High levels of CO in the basement

I have a neighbor who’s daughter has had to call the fire dept. 3 times in the last year because her CO detector would go off, the fire dept. would respond and the levels were elevated (she didn’t say how high).

She had a new furnace, not a high efficiency one, installed with all new duct work.

She had a new flue installed in her chimney with a new spark arrestor.

The house doesn’t have a fireplace.

After all of this she has had to call the fire dept. again recently and is worried that something is going to happen to her dogs. She mentioned that it only happens during the warmer months and she does have central air.

Does anyone have any ideas of what may be going on here

So if it happens in the warmer months is it when there is no need for heat? If that is the case then there has to be another source of Combustion. A water heater possibly? Many CO detectors alarm after a certain period of exposure time and at fairly high levels. So I would assume the Fire Department checked the level when they were there. A leak in the return could cause the back drafting of an appliance especially if they are natural draft. Turn the appliance on that might be spilling CO and try putting a mirror at the draft hood and see if it fogs up when the A/C, dryer or any other source of depressurization is happening and the natural draft appliance is on.

[quote=“rernst1, post:2, topic:98104”]

… A water heater possibly? …QUOTE]

My thought as well…
A change in the Furnace firing that was previously sharing the flue may experience the problem that you are describing. I have found this previously in other homes along with other factors.

Recommend a Level 2 Evaluation (required by NFPA Standard) of the current flue condition by a CSIA Certified Inspector as the prior and intended use of the chimney has changed.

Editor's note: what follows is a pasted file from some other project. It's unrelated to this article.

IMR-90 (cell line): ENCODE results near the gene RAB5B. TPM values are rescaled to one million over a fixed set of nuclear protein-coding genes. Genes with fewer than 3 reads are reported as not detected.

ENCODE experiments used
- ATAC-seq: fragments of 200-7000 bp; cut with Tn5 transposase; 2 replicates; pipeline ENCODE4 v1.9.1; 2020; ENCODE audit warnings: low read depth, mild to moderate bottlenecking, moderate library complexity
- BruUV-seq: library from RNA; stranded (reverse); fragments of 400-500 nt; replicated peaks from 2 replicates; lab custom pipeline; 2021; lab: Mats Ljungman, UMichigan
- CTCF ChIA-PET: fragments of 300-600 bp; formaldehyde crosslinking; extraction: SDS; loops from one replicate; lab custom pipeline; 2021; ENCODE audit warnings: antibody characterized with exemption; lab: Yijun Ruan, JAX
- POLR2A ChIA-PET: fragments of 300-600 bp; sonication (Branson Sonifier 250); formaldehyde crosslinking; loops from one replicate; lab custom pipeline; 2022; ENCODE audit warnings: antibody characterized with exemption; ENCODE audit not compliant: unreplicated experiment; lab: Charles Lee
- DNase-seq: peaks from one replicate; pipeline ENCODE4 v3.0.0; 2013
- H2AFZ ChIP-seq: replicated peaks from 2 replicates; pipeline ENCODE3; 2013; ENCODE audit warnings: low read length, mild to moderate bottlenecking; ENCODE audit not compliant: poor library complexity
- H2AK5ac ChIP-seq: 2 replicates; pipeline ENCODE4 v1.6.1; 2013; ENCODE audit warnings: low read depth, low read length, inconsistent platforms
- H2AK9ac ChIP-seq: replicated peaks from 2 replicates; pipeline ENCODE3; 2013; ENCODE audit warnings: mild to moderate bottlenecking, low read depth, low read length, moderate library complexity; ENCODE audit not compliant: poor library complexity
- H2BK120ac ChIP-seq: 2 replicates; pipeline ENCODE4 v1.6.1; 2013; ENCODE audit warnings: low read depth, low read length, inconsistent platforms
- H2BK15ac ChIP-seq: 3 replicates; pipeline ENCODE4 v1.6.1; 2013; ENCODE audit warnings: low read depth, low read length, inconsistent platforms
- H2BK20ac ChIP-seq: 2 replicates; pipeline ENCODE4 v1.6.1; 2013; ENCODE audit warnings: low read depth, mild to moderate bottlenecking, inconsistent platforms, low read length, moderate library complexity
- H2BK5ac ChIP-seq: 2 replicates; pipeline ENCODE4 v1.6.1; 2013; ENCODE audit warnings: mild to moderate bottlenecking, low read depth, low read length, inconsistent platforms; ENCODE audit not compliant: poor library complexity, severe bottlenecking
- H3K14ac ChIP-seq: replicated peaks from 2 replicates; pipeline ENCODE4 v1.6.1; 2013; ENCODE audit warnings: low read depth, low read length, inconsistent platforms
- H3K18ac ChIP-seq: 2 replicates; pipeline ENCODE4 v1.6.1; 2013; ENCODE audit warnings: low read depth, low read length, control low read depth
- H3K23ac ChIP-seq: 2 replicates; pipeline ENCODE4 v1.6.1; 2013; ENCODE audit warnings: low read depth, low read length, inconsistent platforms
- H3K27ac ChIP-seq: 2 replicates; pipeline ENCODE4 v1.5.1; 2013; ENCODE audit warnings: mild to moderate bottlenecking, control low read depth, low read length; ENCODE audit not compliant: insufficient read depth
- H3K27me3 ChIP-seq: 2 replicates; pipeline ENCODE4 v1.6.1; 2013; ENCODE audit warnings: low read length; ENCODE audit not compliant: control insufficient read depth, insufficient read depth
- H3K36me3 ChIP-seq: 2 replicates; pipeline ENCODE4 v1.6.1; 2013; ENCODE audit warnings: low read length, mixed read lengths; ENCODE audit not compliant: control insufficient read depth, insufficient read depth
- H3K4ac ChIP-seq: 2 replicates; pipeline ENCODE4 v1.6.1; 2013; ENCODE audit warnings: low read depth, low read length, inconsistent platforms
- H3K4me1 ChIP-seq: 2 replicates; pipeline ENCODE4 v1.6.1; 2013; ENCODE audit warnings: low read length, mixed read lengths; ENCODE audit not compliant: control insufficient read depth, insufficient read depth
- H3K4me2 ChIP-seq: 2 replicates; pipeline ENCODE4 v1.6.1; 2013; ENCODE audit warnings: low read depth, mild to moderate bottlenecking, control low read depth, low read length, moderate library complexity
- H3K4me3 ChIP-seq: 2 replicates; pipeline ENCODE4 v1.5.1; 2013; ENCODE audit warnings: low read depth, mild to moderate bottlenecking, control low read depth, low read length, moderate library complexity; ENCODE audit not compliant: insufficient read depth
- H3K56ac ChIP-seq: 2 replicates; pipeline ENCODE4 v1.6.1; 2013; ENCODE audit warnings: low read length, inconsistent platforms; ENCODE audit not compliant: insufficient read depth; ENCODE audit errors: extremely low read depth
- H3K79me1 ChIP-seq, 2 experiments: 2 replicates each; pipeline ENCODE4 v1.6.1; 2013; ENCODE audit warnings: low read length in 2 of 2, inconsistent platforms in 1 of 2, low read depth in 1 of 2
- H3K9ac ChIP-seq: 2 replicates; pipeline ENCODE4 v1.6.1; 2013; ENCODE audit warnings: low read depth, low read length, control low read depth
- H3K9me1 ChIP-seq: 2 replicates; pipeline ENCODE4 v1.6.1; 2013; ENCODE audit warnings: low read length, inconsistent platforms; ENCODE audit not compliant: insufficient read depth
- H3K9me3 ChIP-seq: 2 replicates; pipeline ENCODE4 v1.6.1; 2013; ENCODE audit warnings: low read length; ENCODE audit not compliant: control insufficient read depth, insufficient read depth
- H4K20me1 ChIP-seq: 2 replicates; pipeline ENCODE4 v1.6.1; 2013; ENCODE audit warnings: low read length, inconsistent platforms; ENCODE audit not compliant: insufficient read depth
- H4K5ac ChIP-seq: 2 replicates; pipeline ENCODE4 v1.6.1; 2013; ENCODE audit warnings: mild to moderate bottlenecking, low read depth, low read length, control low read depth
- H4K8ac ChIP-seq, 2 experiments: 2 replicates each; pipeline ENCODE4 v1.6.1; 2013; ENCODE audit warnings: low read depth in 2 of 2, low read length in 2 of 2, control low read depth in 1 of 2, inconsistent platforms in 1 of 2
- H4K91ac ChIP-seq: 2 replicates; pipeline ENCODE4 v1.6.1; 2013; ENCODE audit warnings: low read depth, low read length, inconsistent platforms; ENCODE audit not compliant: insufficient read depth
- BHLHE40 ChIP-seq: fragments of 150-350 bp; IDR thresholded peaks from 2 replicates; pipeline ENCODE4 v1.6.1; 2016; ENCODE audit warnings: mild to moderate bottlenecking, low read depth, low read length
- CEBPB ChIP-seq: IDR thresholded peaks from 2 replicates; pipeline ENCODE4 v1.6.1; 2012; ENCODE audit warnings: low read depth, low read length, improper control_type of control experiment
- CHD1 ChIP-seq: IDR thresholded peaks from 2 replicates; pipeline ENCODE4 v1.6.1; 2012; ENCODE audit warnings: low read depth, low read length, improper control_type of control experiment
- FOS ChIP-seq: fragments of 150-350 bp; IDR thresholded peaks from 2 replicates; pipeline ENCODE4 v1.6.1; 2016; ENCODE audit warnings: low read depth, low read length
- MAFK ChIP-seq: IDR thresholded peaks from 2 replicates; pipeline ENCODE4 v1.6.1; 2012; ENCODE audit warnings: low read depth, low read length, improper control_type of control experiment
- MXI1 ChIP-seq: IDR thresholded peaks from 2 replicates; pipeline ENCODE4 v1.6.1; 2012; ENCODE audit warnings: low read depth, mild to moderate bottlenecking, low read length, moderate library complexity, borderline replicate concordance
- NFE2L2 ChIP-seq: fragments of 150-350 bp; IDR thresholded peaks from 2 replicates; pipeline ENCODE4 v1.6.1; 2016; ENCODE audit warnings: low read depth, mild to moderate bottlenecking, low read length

It certainly doesn’t sound as if the furnace is the source, as pointed out above.

A gas fired water heater could backdraft as pointed out and a leaking return is a possible cause.

Another possibility often overlooked is a dryer that shares the same room. Dryers suck large amounts of indoor air outside and can create a backdraft for adjacent appliances under moderate to heavy use.

How old is the CO detector?

I did ask her about the water heater and she said that her HVAC guy told her that it was fine. I didn’t think about the dryer, good point.

I just started talking to her this week because she has been around a lot more because her dad (my next door neighbor) just passed away but I think that I am going to have to go over to her house and see what I can find out.

Derek, if she was just basing this on a store bought detector I probably wouldn’t be as concerned but she has had the fire department test it multiple times with their equipment and tell her that it is high.

Thanks for the help everyone.

Are the levels constantly and consistently high?

Or intermittent?
Intermittent would point to problems with flues, possibly back drafting due to changing exterior conditions.
If the furnace is HE then is the water heater orphaned?

Intermittent was also the situation with the dryer operation in the news a while back.

The woman did all her laundry on one particular day of the week. Of course this involved a lot of dryer operation. The gas appliance would back draft and those were the days she got headaches from high CO levels.

I believe she said that it happened 3-4 times last year then she had the new furnace (80% efficiency) and ducts installed and then just recently, in the last month, it happened again.

I will ask her what her washing drying schedule is like.

She lives alone, except for pets, so it may be that she waits until she has a lot of dirty clothes and then does them all at once.